Authoritarianism — a noun meaning enforcement or advocacy of strict obedience to authority at the expense of personal freedom. But, to Drew David, eighth-grader at Dubose Middle School, that word means far more.
Authoritarianism is the word that David spelled to win the regional spelling bee and earn a place at the Scripps National Spelling Bee in Washington, D.C. Because of his grade level, this is his last year of eligibility.
“I am nervous and a little bit excited,” David said. “I have been doing this since fifth grade, and this is my last chance.”
David has won the district spelling been for the last three years, however this is his first time winning the regional bee and making it to the finals.
David wants everyone to know that spelling bees are not as simple as they appear on television.
“It takes a lot of practice,” he said.
David practices for at least one to 2 hours a day in preparation for competitions. However, his routine is not just merely reading a dictionary and memorizing how words are spelled. It includes studying definitions, word origins, and also any alternate pronunciations. In addition, David reads quite a bit
“If you read more complex books you see some of the words they use,” he said.
Those words include ones from the 600-word list, provided by the bee’s organizers, that can be used in the competition.
David’s road to the spelling bee began very simply. He explained he found the idea of the spelling bee fun and interesting.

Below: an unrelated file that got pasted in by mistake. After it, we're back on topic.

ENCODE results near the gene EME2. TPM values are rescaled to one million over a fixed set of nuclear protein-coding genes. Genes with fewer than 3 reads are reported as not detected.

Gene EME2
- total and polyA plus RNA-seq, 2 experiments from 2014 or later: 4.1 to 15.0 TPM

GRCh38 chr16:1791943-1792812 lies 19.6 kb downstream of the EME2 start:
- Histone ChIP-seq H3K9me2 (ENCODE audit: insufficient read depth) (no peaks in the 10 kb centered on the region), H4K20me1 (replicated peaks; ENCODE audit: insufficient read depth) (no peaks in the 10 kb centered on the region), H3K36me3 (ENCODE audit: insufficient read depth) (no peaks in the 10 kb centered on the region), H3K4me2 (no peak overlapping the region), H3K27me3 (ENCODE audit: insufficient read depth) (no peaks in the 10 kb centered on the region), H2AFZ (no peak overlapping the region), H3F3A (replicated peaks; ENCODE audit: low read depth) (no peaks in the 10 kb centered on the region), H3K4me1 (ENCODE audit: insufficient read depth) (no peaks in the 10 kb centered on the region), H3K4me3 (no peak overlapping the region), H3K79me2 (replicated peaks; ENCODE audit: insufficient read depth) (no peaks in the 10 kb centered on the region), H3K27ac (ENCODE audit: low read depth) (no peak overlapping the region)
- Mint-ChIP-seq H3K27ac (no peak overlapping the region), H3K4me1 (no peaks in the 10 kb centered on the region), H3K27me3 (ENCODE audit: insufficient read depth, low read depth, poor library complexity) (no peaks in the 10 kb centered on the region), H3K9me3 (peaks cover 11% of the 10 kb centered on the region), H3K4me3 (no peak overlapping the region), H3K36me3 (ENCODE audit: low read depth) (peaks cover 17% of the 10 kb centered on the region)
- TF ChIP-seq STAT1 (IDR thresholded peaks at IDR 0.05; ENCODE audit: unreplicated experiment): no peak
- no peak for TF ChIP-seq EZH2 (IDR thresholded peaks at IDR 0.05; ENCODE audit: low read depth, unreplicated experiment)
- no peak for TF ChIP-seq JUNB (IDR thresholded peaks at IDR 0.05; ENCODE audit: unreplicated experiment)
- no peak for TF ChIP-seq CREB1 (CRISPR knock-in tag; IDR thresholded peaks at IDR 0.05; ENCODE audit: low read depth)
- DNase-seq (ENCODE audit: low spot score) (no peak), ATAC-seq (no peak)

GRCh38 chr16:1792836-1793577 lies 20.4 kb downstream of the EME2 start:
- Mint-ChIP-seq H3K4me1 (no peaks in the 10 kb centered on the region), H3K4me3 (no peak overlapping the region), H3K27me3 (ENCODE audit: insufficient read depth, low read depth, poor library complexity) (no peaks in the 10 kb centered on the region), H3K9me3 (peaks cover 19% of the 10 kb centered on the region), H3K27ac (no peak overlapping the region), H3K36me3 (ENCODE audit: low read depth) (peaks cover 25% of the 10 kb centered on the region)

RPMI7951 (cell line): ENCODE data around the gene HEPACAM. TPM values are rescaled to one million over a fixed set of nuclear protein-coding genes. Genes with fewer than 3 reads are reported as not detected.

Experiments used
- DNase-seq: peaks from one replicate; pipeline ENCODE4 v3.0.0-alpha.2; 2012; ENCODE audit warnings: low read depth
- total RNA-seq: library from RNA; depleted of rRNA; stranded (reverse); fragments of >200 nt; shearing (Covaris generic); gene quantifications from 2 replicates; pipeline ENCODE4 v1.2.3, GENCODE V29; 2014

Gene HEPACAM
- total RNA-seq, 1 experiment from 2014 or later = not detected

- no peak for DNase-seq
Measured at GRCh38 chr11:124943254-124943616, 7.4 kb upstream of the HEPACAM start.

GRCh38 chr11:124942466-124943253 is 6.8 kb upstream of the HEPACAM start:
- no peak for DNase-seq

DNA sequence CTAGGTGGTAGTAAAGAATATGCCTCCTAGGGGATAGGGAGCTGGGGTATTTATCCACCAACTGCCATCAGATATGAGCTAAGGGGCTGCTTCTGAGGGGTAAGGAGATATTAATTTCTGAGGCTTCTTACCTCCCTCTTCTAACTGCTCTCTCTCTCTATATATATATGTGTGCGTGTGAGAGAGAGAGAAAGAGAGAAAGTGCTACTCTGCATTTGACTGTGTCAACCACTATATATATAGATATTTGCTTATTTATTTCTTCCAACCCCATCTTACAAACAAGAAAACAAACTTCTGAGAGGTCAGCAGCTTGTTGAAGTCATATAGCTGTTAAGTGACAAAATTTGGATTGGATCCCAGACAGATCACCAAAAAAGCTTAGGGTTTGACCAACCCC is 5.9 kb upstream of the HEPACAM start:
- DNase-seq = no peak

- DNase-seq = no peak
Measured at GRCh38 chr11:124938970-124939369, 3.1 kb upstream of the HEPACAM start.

“I started in fifth grade. I thought it was interesting and made it all the way to the district, and after that I thought that it was really fun,” he said.
But it hasn’t been a lone journey; David also credits his parents and his school for his success.
“My mom helps me a lot and the school and staff too,” he said. “My parents are always making me strive to do greater.”
David pointed out that the biggest threat to good spellers are the nerves that surface when competing on stage. He said that the pressure of being in front of a crowd and on television is often too much for even the most skilled competitors.
“It seems pretty simple but the nerves add another element,” he said. “A lot of good spellers fall to nerves and will miss a letter or make other mistakes.”
David also explained that crowd distractions such as coughing, cell phones, or a noisy child can make a big difference as well. But to combat nerves, his remedy is simple. He said he takes a deep breath and uses his finger to write out the word on his hand. Another strategy he uses is asking for each word’s origin, which he said often helps better break down the word’s spelling.
“Asking the origin always helps, for example in German words the W sounds like a V which can help when trying to spell the word on stage,” David said.
David said though the easiest words for him to spell are Greek and Latin words due to the fact that they have a lot of stems that can be broken down. Adding that authoritarianism, the word he won the region with, is a Latin word.
Since it is the last year for David to compete he said that he is relieved because the competitions are often strenuous, but also has enjoyed competing.
“It is bittersweet because, even though it is nerve-racking, it is pretty fun,” he said.
If David is able to outlast the 564 other spellers vying for the first place prize he will win a trophy and a $50,000 cash prize. He already has a plan on how he would like to spend the money.
“Half of it will go toward my college savings, and I would keep some for myself; and the rest I would give to a family or friend, I guess,” David said.
DuBose Middle School will be having a “send-off” celebration for David on Friday. He will receive the well-wishes of his classmates, teachers and district office members.
The Scripps National Spelling Bee will air on ESPN, starting with round two, at 9:45 a.m. on Tuesday.